My Reluctant Embrace of Twitter

by | Apr 25, 2009 | Uncategorized | 0 comments

After considerable analysis and mockery (here and here), I have finally joined the Twittering masses. “Masses” is debatable as a term, since, even after Oprah issued her first tweet, the site only claims about 10 million users compared to Facebook’s 200 million worldwide.

Once inside the Twitter echo chamber, it feels like everyone’s life is being revolutionized by the ability to post 140 character status messages. Seriously, though, what’s amazing about Twitter is the contrast between content and form. Users can only post 140 characters, and everyone’s page looks pretty much the same. The “what” varies widely and is completely up for definition. The first Twitter cult member that I met told me Twitter was about sharing “peak experiences”–which I tried for about two days, but wound up feeling like an arms race of cool. Most users seem to use Twitter to share that what their cat ate for dinner last night or to communicate publicly with others (which mostly seems totally boring to me, since I have no idea what they are talking about).

The people I follow, though, tend to be either very focused on a field that interests me (such as blogging strategies or positive psychology) or simply to be interesting people sharing not so much what they are doing but what they are thinking about. As a dilettante, I’m interested in many things: language, gender, quirkyalone- and quirkytogetherness, behavioral changes as a result of technology, community, loneliness, entrepreneurship, and so on. I’m using Twitter not so much to talk about “what I’m doing” but about “what I’m interested in” and to share those links with others. I feel much more permission to be promiscuous in my link-sharing than on Facebook because that’s what Twitter is all about. For now, my Twitter fling is helping me to identify what what I want to write about, the ideas that truly capture and intrigue me. The fact that you have to sum up who you are in 160 characters in the profile has been interesting too–editing always forces you to think harder about what’s most salient about who you are.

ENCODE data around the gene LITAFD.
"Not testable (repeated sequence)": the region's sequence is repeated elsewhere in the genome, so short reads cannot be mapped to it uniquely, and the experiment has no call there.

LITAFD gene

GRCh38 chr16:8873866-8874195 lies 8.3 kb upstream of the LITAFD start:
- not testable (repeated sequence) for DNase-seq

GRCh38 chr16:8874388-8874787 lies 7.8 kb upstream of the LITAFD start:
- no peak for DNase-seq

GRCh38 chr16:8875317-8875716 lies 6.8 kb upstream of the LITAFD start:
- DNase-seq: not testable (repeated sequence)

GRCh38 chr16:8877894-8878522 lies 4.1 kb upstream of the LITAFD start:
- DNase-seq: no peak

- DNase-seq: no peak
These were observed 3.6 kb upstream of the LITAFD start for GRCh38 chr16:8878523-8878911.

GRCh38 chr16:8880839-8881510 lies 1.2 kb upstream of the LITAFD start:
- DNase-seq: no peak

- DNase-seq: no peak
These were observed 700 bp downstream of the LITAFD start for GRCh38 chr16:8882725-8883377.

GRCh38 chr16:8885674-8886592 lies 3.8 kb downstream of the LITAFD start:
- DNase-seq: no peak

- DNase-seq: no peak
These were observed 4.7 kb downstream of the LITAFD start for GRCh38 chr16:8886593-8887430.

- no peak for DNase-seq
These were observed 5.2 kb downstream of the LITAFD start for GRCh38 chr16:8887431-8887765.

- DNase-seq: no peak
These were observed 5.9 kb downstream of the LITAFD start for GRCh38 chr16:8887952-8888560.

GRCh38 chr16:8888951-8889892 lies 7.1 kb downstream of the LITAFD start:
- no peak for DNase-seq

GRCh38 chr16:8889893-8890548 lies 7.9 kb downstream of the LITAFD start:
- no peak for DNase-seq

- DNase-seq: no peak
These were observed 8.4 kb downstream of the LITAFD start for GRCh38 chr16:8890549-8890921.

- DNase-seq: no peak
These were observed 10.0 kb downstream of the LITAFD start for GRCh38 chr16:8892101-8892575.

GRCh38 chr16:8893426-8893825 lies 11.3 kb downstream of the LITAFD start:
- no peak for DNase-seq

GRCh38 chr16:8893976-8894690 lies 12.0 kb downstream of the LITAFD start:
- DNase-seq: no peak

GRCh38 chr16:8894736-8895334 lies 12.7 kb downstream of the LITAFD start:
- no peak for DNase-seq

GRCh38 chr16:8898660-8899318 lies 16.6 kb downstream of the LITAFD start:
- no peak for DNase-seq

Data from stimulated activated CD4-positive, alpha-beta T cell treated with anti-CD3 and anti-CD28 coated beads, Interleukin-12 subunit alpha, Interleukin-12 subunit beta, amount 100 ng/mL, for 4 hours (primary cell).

I’m not evangelizing for the service and don’t want to be responsible for anyone’s diminishing attention span. But, if you have already succumbed, you can follow me here.


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Hi! I’m Sasha

Executive and Life Coach on a mission to help women connect with their bodies to pursue their truest desires in the bedroom and the world.

Author of Quirkyalone: A Manifesto for Uncompromising Romantics (HarperCollins) + To-Do List: From Buying Milk to Finding a Soul Mate, What Our Lists Reveal About Us (Simon & Schuster).

At work on a memoir called Wet, about adventures in healing through sensuality.

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